Besides the impact on human lives and global supply chain, the pandemic is a severe demand shock which has offset the green shoots of recovery of the Indian economy that were visible towards the end of 2019 and early 2020.The International Monetary Fund (IMF) has projected the Indian economy to grow at 1.9% in 2020-21. Nearly 162 countries are steadily going into lockdown, and businesses across the globe are operating in fear of an impending collapse of global financial markets. This situation, clubbed with sluggish economic growth in the previous year, especially in a developing country like India, is leading to extremely volatile market conditions. Challenges are impacting all the three major contributors to GDP- private consumption, investment and external trade.

The high impact sectors in terms of risk on account of Covid-19 are aviation, hotels, restaurants, retail, shipping, ports and port services.The medium impact sectors are automobiles, building materials, residential real estates while the low impact sectors include education, dairy products, fertilizers, FMCG and healthcare among others.

Let’s understand how the COVID-19 is impacting businesses in India.

Impact of COVID-19 on Pharmaceuticals Sector

Bulk drugs and drug intermediates accounted for $1.5bn or 3% of India’s imports from China.As per Trade Promotion Council of India, the country imports around 85 percent of its total requirement of active pharmaceutical ingredients (APIs) from China. These active pharmaceutical ingredients are essential to a large number of pharmaceutical manufacturing companies in the country. Dependencies on China have impacted manufacturing operations in India. However, demand for essential medicines and safety equipment has gone up. Government has restricted the export of certain medicines and pharma products and is monitoring the overall inventory on regular basis.

As COVID-19 is rapidly making its way through India, medication is going to be the number one consumer demand, and because there aren’t nearly enough APIs to manufacture drugs, the subsequent traders and the market are witnessing skyrocketing prices.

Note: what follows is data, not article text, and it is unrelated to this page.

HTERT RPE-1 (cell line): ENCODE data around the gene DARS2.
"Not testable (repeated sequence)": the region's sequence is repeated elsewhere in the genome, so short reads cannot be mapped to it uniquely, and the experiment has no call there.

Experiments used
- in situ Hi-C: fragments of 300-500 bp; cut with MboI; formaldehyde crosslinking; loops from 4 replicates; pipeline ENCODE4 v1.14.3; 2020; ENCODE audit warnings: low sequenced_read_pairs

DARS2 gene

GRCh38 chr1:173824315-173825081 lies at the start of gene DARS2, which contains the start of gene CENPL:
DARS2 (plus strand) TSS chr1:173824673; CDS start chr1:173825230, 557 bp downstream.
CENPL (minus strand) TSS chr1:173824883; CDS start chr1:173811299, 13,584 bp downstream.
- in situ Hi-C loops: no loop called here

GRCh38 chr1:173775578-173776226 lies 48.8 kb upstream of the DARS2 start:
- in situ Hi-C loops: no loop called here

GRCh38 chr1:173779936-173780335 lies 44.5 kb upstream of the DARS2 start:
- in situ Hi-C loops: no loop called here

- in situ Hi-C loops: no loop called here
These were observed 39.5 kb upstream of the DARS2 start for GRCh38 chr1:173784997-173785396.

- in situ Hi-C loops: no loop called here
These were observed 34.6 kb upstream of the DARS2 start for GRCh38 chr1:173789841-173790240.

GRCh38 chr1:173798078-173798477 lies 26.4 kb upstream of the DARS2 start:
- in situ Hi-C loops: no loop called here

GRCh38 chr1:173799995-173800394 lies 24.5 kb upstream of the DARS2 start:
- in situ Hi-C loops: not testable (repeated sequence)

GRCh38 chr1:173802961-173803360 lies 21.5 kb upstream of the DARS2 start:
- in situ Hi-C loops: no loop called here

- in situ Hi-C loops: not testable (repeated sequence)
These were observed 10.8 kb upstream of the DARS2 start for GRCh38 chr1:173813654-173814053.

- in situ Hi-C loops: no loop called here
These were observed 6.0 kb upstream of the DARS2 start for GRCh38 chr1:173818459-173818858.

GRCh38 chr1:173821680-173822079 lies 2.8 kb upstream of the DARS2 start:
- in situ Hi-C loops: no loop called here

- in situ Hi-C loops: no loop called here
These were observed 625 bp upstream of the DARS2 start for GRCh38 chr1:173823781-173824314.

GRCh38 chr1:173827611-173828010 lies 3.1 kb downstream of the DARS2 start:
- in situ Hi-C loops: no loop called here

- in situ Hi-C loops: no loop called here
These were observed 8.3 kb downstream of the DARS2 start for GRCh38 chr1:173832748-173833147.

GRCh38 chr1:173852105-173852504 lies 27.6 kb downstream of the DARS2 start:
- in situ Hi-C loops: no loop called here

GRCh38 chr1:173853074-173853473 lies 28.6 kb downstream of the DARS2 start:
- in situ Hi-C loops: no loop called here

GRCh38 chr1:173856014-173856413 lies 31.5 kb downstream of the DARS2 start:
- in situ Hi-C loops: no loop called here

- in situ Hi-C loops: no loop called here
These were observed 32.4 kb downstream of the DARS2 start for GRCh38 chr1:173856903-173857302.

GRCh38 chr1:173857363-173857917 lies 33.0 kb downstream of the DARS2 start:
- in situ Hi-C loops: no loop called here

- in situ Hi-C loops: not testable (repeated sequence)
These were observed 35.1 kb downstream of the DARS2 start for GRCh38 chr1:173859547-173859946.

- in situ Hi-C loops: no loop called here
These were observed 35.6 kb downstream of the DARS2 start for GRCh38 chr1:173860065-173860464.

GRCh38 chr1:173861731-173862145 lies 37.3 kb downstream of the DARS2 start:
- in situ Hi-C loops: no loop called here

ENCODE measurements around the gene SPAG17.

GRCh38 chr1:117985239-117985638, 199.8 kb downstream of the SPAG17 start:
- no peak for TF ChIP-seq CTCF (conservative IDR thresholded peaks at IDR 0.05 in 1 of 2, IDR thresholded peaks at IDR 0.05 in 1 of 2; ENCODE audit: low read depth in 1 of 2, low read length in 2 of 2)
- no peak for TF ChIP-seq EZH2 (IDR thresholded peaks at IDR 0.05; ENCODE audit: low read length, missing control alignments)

Impact of COVID-19 on Raw materials and spare parts

Nearly 55% of electronics imported by India originate from China. These imports have already slid down to 40% in light of the coronavirus outbreak and subsequent lockdown. As a countermeasure, India is considering the promotion of indigenous production in a bid to reduce dependency on a single market. Additionally, China is India’s thirdlargest export partner for export of raw materials like organic chemicals, mineral fuels, cotton, etc.; and lockdown of the countries is likely to lead to a substantial trade deficit for India.

Impact of COVID-19 on Tourism Sector

India is hugeon cultural and historical tourism, attracting domestic and foreign nationals throughout the year. It does not come as a surprise that a large number of confirmed COVID-19 cases in India include foreign tourists. But with visas being suspended and tourist attractions being shut indefinitely, the whole tourism value chain, which includes hotels, restaurants, attractions, agents, and operators are expected to face losses worth thousands of crores. The World Travel and Tourism Council (WTTC) estimates the crisis to cost the tourism sector at least USD 22 billion, the travel sector shrinking by upto 25% in 2020, resulting in a loss of 50 million jobs.Experts believe the tourism industry is likely to take a massive hit, and it could end up crippling the industry for the foreseeable future.